James Bowman was the earliest professional artist in Erie, Pennsylvania, painting there in 1817. According to Elizabeth Kelly, he painted portraits of the "early Erie aristocracy" and "… the fact that all of these prominent people had their portraits painted by Bowman indicates that they felt a real need to preserve their likenesses for posterity. The fact that Bowman spent such a brief time in Erie, however, indicates that during the early 1800’s, Erie had not yet advanced to a point where it could support a full-time portrait painter." Bowman may also have visited Meadville,Pennsylvania seeking commissions near the same time. An article in the Crawford Weekly Messenger for Thursday July 15, 1830, indicates that the "now celebrated Bowman" painted portraits in Meadville in 1816. By 1822 Bowman was painting in the Washington, D.C. area. The biography reprinted from the Literary Cadet states how he hoped to become "patronized and protected by those guardians of the country—the members of congress… That year he exhibited a Portrait of a Gentleman at the Pennsylvania Academy of the Fine Arts in Philadelphia and painted a portrait of Edward Stabler, a Quaker and apothecary in Alexandria, Virginia. Through a wealthy contact in Alexandria Bowman may have gained patronage with citizens of that town, including William Cranch, a judge and cousin of John Quincy Adams, whose portrait he painted.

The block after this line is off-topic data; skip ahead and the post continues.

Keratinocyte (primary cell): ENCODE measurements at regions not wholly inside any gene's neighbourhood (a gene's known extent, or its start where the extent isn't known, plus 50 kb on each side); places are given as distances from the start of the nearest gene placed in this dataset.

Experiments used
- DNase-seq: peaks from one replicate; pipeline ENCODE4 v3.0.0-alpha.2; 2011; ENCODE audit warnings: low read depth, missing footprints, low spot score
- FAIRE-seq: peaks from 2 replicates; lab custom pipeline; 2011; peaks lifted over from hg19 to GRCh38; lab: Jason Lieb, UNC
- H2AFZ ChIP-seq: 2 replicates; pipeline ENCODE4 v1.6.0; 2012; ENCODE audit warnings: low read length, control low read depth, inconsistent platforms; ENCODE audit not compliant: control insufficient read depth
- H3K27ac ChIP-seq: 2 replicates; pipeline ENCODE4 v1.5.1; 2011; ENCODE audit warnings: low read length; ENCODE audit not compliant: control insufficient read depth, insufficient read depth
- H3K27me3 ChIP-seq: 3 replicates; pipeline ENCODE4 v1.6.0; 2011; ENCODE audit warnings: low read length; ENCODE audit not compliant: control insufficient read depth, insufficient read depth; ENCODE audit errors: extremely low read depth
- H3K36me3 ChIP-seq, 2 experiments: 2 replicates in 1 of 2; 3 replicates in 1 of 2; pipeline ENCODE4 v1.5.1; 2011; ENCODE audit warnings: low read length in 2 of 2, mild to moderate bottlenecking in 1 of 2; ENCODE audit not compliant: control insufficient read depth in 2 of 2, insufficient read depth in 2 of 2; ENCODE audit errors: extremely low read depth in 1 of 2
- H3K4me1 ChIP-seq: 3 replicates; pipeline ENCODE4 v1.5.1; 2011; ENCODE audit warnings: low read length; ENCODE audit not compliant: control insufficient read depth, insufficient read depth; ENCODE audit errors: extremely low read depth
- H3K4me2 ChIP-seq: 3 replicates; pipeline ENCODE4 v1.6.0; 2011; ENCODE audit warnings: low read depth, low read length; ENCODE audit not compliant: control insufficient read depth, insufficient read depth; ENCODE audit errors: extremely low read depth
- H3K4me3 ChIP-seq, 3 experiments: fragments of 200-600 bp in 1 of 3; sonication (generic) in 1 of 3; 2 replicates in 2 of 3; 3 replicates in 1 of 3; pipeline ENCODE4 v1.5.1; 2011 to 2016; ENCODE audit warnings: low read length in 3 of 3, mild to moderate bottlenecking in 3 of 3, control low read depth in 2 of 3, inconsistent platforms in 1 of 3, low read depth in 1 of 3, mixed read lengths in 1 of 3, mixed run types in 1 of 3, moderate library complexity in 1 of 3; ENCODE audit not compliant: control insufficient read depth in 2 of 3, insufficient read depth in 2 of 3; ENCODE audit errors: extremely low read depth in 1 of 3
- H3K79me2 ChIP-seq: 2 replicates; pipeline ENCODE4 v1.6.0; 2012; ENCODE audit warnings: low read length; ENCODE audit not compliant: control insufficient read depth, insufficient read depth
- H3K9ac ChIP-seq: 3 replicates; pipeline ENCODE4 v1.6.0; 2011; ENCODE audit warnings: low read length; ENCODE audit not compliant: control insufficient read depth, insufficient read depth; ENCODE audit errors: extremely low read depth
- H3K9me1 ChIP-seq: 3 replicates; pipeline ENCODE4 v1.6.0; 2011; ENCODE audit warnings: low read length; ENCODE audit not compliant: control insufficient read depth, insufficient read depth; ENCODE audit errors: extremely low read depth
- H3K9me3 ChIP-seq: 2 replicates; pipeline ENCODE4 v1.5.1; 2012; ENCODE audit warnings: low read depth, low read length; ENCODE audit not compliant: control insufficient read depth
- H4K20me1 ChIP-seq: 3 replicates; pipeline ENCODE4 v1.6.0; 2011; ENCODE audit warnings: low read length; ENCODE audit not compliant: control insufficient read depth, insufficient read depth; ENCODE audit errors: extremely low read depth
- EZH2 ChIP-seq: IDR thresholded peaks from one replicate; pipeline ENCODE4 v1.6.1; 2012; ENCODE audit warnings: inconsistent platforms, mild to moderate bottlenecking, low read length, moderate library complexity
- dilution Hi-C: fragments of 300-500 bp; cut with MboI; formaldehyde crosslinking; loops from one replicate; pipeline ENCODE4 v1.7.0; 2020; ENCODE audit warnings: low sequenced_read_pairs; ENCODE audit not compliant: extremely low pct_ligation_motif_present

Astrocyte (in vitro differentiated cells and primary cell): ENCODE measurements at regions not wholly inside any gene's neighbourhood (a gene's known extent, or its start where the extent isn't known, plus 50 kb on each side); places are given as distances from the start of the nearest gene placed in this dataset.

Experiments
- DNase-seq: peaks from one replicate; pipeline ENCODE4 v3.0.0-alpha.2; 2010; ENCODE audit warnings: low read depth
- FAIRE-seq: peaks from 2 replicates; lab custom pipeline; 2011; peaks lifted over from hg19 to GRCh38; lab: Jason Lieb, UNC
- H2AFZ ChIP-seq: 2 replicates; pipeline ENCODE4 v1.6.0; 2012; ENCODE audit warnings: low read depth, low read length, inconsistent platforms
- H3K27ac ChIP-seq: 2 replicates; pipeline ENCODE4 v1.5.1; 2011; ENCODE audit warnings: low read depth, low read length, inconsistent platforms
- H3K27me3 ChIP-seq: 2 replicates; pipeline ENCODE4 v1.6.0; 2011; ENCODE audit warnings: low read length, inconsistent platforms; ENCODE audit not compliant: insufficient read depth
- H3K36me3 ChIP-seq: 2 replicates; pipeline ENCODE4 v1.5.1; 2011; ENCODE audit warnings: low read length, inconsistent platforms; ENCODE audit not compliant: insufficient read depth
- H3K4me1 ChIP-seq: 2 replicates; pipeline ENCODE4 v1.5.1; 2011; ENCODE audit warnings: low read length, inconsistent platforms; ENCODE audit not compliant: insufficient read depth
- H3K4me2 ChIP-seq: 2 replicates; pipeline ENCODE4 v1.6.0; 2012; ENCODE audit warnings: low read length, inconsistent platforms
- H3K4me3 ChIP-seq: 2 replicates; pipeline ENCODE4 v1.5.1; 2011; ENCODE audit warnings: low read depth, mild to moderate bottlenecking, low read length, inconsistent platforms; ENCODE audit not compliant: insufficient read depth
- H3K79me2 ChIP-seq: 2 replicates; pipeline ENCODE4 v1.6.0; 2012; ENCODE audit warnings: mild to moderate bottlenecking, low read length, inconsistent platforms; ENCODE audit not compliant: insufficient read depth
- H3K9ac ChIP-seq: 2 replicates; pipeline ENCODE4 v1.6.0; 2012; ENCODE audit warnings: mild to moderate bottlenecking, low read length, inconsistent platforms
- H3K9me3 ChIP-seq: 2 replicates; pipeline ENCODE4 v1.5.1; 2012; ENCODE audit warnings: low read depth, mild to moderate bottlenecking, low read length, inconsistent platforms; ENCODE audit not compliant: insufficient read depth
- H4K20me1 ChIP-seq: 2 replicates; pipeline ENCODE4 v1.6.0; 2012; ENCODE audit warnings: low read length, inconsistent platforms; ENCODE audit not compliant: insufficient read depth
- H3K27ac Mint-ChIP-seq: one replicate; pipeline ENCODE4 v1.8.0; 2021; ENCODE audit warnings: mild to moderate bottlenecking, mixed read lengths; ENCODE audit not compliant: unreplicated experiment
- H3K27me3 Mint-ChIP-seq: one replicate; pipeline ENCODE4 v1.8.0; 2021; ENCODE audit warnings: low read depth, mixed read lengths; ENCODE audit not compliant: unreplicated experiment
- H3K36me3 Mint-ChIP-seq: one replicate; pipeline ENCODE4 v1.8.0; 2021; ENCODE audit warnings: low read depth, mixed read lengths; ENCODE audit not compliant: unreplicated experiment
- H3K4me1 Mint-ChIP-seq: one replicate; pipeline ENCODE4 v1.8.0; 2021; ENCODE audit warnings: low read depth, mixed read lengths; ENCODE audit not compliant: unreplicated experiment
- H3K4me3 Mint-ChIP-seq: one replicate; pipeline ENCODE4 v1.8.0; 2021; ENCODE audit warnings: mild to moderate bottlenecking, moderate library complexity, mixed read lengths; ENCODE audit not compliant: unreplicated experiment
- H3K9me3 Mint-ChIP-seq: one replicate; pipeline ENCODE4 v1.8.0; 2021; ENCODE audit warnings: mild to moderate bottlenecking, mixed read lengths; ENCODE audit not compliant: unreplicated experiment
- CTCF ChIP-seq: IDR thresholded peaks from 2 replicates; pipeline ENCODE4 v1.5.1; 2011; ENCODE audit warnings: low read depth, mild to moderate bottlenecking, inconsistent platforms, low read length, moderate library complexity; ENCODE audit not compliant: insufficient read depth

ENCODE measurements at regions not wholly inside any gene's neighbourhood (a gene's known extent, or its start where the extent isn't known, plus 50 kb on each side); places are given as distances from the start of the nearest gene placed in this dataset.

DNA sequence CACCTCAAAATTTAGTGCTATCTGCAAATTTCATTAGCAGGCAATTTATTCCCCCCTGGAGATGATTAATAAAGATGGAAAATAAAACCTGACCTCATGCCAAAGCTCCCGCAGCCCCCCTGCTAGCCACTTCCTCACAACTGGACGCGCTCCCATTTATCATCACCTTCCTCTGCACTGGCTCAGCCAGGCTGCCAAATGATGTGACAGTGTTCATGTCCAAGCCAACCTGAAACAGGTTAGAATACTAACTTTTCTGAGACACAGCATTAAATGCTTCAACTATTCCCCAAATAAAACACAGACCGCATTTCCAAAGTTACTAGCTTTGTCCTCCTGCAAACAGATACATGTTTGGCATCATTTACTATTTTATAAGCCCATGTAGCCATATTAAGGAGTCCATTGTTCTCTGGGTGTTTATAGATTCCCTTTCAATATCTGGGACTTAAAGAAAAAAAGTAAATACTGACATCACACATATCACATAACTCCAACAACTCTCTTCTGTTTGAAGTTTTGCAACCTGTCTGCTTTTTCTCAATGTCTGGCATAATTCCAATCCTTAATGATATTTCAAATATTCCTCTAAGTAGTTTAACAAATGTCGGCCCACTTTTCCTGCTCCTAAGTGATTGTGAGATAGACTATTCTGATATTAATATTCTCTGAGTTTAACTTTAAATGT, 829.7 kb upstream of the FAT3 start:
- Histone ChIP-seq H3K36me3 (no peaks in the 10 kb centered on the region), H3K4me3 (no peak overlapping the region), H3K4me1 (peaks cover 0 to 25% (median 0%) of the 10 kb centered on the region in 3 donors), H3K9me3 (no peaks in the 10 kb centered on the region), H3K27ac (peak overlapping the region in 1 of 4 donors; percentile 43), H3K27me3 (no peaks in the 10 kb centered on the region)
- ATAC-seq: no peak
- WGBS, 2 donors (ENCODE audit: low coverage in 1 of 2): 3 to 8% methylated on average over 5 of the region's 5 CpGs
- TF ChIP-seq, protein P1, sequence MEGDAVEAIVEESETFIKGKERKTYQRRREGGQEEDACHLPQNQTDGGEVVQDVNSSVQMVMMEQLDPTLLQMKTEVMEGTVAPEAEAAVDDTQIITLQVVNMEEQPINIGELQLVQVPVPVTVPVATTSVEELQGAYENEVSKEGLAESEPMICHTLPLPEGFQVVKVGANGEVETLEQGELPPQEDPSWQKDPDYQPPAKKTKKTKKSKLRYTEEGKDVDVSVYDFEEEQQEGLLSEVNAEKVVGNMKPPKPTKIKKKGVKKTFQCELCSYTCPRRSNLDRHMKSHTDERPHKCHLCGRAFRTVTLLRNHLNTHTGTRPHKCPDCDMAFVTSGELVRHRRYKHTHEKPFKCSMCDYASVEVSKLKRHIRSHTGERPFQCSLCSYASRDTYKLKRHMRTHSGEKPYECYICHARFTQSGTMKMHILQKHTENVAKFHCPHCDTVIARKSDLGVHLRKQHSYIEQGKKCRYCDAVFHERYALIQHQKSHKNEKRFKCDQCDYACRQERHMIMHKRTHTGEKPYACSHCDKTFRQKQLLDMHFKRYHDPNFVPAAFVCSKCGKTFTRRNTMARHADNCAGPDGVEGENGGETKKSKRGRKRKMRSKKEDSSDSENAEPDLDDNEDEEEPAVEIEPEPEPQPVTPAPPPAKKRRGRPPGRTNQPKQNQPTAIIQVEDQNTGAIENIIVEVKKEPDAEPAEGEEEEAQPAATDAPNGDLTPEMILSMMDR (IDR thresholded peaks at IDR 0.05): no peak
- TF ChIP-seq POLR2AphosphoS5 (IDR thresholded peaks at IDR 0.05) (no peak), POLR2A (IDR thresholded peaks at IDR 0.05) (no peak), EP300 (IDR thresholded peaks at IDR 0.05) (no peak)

Most of the outstanding portrait painters of this time were trained in Europe and Bowman felt if he was to have a career in art he needed access to additional training. An eloquent appeal for funds on Bowman’s behalf was made by "P.F." in an article in the Washington Gazette in March, 1822. Calling him an American genius and citing his humble upbringing, P.F. called upon the local citizens to support Bowman’s desire to travel to Europe. Most probably,Bowman arrived in London penniless and with few acquaintances. However, at some point he rented a room from a widow named Mrs. Walter Channing Bridgen at 2 Cleveland Street, Buckingham, a place where several American artists including Charles Robert Leslie (1794-1859), Washington Allston (1779-1843), Thomas Sully (1783-1872), Samuel F. B. Morse (1791-1872),and Charles Bird King (1785-1862) had previously lived or dined. In addition Bowman was asked to paint "some of the most distinguished families in the kingdom, among which,were those of the Lord Chancellor, and of Gov. Clarkson of Woodbridge." Another source describes these gentlemen as patrons of Bowman.